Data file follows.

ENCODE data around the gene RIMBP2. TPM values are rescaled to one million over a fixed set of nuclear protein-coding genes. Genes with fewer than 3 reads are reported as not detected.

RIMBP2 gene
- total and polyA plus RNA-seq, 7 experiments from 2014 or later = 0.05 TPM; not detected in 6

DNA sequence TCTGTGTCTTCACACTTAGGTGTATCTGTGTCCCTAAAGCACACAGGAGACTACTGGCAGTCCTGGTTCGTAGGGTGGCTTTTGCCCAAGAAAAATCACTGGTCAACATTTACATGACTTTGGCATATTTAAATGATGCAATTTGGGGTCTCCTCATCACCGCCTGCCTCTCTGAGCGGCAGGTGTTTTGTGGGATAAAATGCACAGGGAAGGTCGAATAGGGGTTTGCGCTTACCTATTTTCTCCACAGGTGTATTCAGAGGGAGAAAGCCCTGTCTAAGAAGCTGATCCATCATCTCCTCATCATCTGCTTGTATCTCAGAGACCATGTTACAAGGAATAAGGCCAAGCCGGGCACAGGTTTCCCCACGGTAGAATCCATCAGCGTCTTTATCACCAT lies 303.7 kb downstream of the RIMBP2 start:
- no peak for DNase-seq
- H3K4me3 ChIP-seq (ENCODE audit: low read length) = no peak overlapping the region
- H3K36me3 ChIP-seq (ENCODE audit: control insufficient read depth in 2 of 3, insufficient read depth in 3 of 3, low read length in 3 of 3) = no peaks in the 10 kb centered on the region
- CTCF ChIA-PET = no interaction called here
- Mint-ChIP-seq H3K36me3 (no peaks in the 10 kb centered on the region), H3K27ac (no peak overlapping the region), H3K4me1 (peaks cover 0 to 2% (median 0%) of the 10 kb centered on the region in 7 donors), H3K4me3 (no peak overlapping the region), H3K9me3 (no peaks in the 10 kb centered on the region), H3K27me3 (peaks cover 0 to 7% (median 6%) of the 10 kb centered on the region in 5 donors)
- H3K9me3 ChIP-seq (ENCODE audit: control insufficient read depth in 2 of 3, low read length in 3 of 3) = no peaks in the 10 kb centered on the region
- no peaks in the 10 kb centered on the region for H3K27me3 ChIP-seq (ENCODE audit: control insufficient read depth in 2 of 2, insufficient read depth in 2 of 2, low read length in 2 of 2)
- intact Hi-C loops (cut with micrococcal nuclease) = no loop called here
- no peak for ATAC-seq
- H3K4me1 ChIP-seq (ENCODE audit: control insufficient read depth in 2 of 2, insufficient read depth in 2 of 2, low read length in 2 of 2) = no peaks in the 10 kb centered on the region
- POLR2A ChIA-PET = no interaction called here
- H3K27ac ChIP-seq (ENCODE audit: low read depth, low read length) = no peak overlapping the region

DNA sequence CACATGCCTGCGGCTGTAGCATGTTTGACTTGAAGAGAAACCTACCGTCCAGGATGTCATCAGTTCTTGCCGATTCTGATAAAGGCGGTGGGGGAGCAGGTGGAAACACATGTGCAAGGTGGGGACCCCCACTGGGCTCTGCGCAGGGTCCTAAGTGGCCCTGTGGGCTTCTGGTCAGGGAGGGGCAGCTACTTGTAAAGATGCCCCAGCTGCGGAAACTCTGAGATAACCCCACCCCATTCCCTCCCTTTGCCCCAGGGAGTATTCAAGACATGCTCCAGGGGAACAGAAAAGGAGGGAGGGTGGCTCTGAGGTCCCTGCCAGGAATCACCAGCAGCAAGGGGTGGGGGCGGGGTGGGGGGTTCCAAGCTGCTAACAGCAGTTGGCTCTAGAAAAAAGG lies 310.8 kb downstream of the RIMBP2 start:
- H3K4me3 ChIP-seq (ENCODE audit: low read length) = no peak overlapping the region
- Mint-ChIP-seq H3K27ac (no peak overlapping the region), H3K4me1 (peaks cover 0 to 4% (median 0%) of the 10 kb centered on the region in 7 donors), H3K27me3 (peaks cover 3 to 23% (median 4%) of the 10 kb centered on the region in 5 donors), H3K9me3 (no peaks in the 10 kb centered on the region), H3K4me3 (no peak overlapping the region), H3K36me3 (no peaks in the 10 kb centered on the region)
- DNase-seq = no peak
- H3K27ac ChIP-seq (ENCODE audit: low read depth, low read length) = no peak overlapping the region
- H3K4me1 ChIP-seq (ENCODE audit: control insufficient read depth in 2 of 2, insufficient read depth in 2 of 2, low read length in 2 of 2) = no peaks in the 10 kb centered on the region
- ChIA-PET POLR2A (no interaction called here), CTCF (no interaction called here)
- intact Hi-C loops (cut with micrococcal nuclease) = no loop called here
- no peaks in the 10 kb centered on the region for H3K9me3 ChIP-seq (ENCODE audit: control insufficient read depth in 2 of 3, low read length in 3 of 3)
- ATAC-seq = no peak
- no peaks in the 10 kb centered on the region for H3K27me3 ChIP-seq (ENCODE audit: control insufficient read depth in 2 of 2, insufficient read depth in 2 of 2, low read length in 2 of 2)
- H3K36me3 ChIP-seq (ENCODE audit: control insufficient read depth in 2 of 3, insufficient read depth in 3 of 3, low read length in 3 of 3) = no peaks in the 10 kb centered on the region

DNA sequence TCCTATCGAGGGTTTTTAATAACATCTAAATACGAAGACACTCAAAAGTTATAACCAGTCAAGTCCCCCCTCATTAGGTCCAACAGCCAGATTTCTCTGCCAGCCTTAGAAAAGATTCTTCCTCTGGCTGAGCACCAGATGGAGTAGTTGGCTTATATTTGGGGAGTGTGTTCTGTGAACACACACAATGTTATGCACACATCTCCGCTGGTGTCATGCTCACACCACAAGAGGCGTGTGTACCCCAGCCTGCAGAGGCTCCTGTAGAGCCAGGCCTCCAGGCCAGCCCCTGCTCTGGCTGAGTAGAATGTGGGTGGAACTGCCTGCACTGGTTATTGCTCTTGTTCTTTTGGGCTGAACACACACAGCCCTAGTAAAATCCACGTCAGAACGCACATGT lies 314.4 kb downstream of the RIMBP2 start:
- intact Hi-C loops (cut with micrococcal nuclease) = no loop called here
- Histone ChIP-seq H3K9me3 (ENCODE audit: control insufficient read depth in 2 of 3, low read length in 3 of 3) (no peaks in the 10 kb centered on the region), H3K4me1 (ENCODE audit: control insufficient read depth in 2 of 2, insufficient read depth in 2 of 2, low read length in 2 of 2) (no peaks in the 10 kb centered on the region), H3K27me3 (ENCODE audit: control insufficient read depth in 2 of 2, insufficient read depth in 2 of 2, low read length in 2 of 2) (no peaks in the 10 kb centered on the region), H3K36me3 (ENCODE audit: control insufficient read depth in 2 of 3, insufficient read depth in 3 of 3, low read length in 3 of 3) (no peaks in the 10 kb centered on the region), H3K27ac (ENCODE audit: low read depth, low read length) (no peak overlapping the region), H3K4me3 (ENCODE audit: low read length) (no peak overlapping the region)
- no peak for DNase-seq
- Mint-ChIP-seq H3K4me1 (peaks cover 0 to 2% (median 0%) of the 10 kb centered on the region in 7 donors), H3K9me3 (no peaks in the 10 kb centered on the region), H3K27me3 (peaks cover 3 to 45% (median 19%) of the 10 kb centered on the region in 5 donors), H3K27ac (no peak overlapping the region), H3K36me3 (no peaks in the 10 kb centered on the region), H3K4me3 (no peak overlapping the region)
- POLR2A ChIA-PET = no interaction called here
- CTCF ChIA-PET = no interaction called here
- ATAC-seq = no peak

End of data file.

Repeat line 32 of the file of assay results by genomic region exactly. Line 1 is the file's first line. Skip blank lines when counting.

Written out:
- no peak for DNase-seq